Court ruling keeps D.C. handgun free for 90 more days
Yesterday, a federal judge granted a 90-day stay on a ruling which overturned D.C.’s ban on handguns in public. The next 90 days will hopefully give District officials the time they need to decide whether to pursue an appeal of the decision or bear down and prepare for legal possession of handguns on the capital’s streets.
This stay was granted in response to a lawsuit which began in the wake of the 2008 Supreme Court ruling that strengthened the Second Amendment by interpreting it as a guarantee of a person’s right to own a gun for self-defense. The 5-4 decision also specifically addressed D.C.’s blanket handgun ban, deeming it unconstitutional.
“We hold that the District’s ban on handgun possession in the home violates the Second Amendment, as does its prohibition against rendering any lawful firearm in the home operable for the purpose of immediate self-defense,” Justice Antonin Scalia (COL ’57) wrote in his opinion.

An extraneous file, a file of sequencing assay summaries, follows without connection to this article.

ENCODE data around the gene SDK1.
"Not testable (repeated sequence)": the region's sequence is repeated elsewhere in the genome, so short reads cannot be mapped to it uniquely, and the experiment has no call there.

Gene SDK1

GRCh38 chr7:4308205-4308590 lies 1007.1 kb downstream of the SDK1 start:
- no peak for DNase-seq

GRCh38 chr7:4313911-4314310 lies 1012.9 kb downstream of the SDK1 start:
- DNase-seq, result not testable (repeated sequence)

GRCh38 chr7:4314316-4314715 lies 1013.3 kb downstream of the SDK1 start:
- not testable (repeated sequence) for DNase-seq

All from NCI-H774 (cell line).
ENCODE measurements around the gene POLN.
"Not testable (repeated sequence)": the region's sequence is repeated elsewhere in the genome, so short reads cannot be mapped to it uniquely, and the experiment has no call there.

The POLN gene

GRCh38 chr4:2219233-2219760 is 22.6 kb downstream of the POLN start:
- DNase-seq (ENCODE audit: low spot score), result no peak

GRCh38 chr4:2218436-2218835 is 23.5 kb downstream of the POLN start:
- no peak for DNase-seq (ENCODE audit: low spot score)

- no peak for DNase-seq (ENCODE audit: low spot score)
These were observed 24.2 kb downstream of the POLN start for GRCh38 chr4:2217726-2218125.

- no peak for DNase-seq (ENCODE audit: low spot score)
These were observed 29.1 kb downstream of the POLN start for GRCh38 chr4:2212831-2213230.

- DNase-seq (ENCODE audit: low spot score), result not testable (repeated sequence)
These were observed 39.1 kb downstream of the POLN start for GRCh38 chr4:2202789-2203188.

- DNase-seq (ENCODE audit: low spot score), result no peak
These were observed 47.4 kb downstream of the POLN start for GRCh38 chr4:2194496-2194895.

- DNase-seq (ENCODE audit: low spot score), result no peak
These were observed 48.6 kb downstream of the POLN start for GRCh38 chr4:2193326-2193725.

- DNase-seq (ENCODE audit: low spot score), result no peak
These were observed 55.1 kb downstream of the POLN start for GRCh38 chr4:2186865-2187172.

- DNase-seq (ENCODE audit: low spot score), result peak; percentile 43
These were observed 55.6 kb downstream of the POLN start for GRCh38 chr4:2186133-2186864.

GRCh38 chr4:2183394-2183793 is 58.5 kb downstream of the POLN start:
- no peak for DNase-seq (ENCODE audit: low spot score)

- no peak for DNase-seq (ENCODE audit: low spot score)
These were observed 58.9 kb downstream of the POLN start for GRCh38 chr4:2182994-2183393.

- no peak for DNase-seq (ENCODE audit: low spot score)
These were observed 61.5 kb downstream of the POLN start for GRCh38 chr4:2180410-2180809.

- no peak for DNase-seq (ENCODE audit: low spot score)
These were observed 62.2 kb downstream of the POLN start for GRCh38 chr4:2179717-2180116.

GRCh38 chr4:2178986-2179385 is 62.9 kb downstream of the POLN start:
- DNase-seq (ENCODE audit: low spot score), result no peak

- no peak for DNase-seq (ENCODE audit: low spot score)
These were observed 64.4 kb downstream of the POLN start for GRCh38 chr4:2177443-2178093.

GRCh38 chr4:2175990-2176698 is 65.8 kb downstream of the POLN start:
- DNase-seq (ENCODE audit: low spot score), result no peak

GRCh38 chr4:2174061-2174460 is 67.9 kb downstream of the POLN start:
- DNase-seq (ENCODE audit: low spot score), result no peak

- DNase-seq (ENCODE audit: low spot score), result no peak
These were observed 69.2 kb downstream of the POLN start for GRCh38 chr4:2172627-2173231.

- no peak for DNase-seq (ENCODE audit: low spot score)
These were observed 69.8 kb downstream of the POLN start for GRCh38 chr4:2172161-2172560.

After that ruling, the District allowed guns in homes or private businesses, but a lawsuit that began in 2009 challenged the public ban. On Saturday, that lawsuit ended with a ruling that handguns would be allowed in public.
The 90-day stay on that decision, however, buys lawmakers and police some time to decide what to do and ensure clarity about the law.
D.C. Council member Tommy Wells, chairman of the public safety committee, said that any rewriting of the new law will likely be able to restrict public possession of handguns to certain areas of the District. Wells is pessimistic about D.C.’s ability to keep the total ban, according to the Post.
Council Chairman Phil Mendelson remarked on the importance of the 90-day stay to work out more details concerning the new law.
“Can they carry during special events? Can they carry during presidential motorcades? . . . There’s a lot to be worked out, and this gives us time to work it out,” he said, according to the Post.
Photo: FMJ Shooter via Flickr